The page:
More than 800 women in the UK are taking legal action against the NHS and the manufacturers of vaginal mesh implants after suffering severe discomfort caused by the devices.
Between April 2007 and March 2015, more than 92,000 women had vaginal mesh implants fitted in England, according to NHS data obtained by the BBC’s Victoria Derbyshire programme. Women have the implants to treat pelvic organ prolapse and incontinence after childbirth. The data also shows that about one in 11 women has experienced problems with the mesh cutting into the vagina and causing severe discomfort. Some women have been left in permanent pain, unable to walk, work or have sex.
The claims could lead to the NHS paying out tens of millions of pounds.
Johnson & Johnson is the biggest maker of mesh implants, through its subsidiary company Ethicon. The BBC has obtained an email from the pharmaceutical company which suggests that it had suspected that it had problems with the implants as early as 2004. The email said the company needed to start a “major damage control offensive” because “the competition will have a field day”.
However, the US giant said that highlighting this email in isolation was “extremely misleading” and Ethicon, said it would “vigorously” defend any litigation.
The plastic meshes are made of polypropylene, which is the same material used to make certain drinks bottles and is manufactured by many different companies. There are around 100 types of vaginal mesh implants in the UK and not one model has been recalled to date.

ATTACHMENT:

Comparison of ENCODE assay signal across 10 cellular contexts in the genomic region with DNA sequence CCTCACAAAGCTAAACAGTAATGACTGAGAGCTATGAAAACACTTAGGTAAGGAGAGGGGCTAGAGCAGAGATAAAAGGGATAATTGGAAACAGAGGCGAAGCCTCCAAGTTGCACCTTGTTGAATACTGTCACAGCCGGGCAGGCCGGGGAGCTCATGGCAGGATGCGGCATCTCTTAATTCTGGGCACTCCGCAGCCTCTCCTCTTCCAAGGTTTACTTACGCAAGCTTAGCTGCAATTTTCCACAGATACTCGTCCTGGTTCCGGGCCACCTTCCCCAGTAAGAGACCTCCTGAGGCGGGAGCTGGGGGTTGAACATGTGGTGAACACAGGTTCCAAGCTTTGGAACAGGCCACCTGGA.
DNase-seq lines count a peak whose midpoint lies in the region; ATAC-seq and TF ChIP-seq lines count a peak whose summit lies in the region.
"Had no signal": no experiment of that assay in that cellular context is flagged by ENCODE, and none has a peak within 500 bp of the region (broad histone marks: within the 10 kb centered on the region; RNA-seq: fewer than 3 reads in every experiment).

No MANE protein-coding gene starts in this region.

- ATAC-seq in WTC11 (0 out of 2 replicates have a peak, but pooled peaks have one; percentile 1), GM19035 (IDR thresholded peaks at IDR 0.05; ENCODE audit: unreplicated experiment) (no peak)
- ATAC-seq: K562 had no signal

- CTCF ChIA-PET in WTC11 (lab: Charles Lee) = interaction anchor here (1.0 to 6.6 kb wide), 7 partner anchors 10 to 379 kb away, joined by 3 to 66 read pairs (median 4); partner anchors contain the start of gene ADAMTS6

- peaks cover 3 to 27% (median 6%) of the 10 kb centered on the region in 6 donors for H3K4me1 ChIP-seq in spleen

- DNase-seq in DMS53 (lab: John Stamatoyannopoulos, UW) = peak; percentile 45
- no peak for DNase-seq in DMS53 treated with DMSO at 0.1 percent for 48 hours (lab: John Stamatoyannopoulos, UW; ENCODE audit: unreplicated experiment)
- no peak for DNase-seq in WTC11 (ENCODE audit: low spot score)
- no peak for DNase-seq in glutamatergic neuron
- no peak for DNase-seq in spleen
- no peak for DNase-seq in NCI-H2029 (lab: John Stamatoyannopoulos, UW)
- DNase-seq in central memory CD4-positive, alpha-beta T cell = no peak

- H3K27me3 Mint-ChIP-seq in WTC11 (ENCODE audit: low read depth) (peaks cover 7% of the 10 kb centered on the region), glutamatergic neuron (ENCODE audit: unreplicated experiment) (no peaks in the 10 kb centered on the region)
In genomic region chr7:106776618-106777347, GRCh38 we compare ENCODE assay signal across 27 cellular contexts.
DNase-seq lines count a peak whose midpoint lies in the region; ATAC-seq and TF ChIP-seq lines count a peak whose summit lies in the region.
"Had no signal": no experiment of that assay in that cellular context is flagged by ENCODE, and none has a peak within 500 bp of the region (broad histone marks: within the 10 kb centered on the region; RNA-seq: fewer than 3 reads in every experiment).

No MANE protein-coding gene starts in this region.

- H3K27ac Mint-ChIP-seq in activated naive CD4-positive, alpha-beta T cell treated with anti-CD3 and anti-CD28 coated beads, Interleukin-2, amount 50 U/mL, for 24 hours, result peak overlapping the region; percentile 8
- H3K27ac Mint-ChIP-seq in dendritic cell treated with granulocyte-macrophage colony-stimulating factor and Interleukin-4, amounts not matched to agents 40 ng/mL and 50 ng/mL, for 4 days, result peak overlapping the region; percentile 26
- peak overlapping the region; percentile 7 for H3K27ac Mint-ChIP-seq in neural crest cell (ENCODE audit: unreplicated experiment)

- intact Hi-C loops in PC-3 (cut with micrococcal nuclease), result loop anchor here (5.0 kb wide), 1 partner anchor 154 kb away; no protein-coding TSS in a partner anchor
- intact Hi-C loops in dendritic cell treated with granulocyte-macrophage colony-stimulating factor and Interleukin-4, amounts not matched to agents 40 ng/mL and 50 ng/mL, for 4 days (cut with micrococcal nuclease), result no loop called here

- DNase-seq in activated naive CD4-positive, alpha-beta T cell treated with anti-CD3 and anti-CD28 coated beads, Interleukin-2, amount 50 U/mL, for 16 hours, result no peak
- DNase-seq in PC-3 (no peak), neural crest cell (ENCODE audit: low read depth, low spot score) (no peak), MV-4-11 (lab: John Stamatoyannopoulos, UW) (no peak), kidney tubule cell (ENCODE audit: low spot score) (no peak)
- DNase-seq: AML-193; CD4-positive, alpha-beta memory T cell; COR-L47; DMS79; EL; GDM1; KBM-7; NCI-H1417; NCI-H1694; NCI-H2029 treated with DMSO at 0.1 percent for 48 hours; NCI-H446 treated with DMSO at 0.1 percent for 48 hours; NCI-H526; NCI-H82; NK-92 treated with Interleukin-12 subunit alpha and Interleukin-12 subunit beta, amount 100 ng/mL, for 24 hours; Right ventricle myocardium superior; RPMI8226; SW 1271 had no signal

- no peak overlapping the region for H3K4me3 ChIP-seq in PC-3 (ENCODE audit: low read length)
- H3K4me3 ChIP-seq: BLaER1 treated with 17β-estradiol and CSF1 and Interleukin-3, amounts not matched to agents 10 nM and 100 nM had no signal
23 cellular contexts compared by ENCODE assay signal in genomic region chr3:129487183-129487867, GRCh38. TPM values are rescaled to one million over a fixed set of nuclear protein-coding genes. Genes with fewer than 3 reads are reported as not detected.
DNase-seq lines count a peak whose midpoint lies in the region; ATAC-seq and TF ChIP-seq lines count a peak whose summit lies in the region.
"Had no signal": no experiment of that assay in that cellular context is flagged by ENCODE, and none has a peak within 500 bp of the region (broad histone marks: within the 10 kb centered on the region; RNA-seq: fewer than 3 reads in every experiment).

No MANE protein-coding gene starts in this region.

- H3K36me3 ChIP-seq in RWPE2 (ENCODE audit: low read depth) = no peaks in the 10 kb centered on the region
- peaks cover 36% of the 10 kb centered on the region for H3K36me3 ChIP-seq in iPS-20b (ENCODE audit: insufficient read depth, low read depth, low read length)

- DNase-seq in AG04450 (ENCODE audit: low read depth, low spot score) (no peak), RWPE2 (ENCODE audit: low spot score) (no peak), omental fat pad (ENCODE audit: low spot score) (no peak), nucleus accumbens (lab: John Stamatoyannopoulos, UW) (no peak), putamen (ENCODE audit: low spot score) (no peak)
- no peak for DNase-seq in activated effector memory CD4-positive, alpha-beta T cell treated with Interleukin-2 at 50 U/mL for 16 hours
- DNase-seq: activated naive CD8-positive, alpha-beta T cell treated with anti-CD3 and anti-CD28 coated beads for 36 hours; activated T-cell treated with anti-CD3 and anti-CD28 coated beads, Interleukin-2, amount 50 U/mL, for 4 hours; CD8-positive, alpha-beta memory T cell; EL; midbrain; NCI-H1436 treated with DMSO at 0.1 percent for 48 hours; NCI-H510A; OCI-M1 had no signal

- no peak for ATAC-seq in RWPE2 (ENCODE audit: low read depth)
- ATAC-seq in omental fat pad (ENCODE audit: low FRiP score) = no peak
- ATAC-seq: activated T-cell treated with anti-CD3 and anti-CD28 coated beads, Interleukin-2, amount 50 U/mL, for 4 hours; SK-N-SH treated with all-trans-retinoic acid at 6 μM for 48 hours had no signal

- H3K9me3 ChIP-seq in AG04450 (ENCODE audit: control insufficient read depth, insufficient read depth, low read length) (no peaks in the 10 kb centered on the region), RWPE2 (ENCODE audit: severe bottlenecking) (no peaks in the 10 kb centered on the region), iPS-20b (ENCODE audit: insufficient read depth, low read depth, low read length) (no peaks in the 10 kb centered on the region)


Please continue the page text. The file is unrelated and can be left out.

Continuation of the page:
Professor Carl Heneghan has told the BBC that manufacturers have to provide little evidence before their product is clinically approved and made available on the NHS. He said that manufacturers just have to provide documents that show their vaginal mesh implant is similar to one already on the market, after which it is highly likely to be approved.
The Medicines and Healthcare products Regulatory Agency (MHRA) says the use of vaginal mesh implants is safe and effective for the majority of women, The meshes are still prescribed on the NHS across the UK, although a recent review in Scotland concluded that they should not be routinely used for pelvic organ prolapse.